If anyone was in any doubt about how the Tories view Scotland’s place in the UK, they need look no further than the Prime Minister’s speech to the Scottish Tory conference last week.
The arrogance emanating from the half-empty hall was palpable, and Theresa May’s complete dismissal of any kind of compromise over Brexit contained a clear diktat to Scotland from Westminster – it’s their way, or no way.
Long before she was Prime Minister, when she was campaigning to persuade Scotland to vote against independence, Theresa May used to claim that the four nations of the UK were ‘equal partners.’
We’re now just days away from the Prime Minister triggering Article 50, so this feels like an opportune moment to reflect how she has made that partnership work in practice.
Scotland of course didn’t want Brexit to happen – we voted by a 24-point margin to remain.
But the SNP Government has been willing to compromise with Westminster – to find a way of respecting the vote in Scotland as much as possible when the UK leaves.
We published proposals which would have seen Scotland leaving the EU, provided that the UK government explore a solution to keep Scotland in the single market.
The EU Single Market is around eight times bigger than the UK’s alone, so keeping close links with Europe – as well as trading within the UK – is important to our economy.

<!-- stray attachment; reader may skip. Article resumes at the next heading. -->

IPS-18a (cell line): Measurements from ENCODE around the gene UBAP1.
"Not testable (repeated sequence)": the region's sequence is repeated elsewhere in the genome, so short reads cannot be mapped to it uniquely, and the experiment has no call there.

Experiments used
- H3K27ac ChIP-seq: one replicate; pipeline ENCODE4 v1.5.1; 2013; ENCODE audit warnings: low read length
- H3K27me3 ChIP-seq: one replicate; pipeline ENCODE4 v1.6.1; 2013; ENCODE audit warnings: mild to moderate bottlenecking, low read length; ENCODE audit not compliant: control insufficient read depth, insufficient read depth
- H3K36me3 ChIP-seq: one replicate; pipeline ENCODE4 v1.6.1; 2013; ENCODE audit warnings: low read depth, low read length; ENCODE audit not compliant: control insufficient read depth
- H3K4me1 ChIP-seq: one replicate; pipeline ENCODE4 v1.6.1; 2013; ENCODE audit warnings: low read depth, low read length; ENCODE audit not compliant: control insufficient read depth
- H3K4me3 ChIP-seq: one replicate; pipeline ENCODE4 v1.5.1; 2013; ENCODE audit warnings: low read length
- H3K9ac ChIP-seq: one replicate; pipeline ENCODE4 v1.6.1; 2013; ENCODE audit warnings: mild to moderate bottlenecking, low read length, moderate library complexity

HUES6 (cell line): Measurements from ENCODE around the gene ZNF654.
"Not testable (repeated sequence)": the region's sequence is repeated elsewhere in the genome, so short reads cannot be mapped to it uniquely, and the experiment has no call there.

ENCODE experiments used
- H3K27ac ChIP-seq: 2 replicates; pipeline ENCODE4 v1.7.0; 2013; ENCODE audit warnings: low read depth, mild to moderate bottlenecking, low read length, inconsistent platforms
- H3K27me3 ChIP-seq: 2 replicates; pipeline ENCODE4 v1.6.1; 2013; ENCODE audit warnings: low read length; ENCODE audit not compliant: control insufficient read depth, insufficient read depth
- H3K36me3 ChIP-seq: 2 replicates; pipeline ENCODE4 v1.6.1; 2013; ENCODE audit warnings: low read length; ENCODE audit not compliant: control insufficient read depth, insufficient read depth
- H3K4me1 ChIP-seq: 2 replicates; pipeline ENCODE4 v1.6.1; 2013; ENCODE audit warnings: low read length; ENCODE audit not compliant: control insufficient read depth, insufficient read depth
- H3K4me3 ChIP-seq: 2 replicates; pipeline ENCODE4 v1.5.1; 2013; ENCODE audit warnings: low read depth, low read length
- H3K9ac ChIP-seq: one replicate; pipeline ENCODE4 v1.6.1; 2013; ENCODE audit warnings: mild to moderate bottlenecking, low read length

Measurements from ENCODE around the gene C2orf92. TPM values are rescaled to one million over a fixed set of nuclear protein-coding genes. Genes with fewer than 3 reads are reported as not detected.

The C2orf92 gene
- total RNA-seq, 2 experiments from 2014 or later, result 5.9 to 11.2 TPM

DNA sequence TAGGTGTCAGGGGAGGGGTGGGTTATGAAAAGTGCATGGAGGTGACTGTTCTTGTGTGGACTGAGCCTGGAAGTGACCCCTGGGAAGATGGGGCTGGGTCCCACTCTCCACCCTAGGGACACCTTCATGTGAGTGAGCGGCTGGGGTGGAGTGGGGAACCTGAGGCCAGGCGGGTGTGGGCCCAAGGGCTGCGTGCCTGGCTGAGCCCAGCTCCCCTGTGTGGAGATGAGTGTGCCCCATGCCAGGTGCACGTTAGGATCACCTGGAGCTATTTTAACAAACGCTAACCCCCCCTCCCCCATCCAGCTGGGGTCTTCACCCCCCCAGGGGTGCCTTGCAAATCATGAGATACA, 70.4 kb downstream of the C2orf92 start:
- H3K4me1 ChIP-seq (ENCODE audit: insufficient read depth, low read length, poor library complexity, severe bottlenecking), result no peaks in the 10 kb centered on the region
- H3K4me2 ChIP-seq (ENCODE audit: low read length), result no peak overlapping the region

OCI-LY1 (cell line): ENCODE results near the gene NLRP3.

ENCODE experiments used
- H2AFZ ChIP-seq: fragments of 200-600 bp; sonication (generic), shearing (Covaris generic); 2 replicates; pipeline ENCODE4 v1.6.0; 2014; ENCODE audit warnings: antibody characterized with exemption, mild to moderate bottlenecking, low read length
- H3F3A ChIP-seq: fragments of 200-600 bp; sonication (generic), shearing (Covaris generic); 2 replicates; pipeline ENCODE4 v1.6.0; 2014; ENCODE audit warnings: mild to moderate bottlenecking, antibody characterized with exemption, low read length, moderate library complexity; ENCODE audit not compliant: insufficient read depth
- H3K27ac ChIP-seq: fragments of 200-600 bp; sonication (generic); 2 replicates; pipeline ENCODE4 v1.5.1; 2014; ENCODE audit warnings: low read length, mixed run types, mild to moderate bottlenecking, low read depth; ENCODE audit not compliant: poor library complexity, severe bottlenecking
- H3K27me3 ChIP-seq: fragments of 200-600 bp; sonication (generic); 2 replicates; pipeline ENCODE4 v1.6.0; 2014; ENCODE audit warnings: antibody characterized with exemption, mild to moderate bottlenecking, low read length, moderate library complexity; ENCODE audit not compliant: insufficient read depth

Securing a differential deal for Scotland is difficult, but perfectly feasible – and a whole host of experts on Europe backed us up.
Crucially, it requires the political will of Westminster to make it happen.
The Prime Minister has been going round offering special deals to everyone else – rightly, to Northern Ireland to protect its open border with the Republic, to the City of London to protect its vital financial services industries, and even to the Nissan car factory in Sunderland.
But for Scotland, the nation in which 62 per cent voted to Remain, they have offered not even a hint of a compromise.
We have been ignored on Brexit, and ignored on the single market. We’re being told that leaving whether we like it or not.
The next question is, will the four nations be equal partners after Brexit?
Well, substantial powers will come back from the EU when the UK leaves – and under the Scotland Act, powers relating to devolved areas like fisheries and farming should automatically come to the Scottish Parliament.
For the UK Government to block this would effectively be ripping up the two-decade old devolution settlement – and would amount to nothing short of a Westminster power grab.
When I raised this prospect a few weeks ago, I was accused of scaremongering.
But that is exactly the message now coming from Westminster.
Ask yourself this: has anything that the Tories have said or done since the 24th of June made you feel any more confident about the UK leaving the EU?
Increasingly people across Scotland are beginning to see that this Prime Minister does not have Scotland’s best interests at heart.
Instead, it feels more like she is only interested in appeasing the right wing of the Tory party.
Hard Brexit – at all costs.
Whatever happens next, the claim that the four nations of the UK are equal partners has been completely demolished.
This article originally appeared in the Daily Record.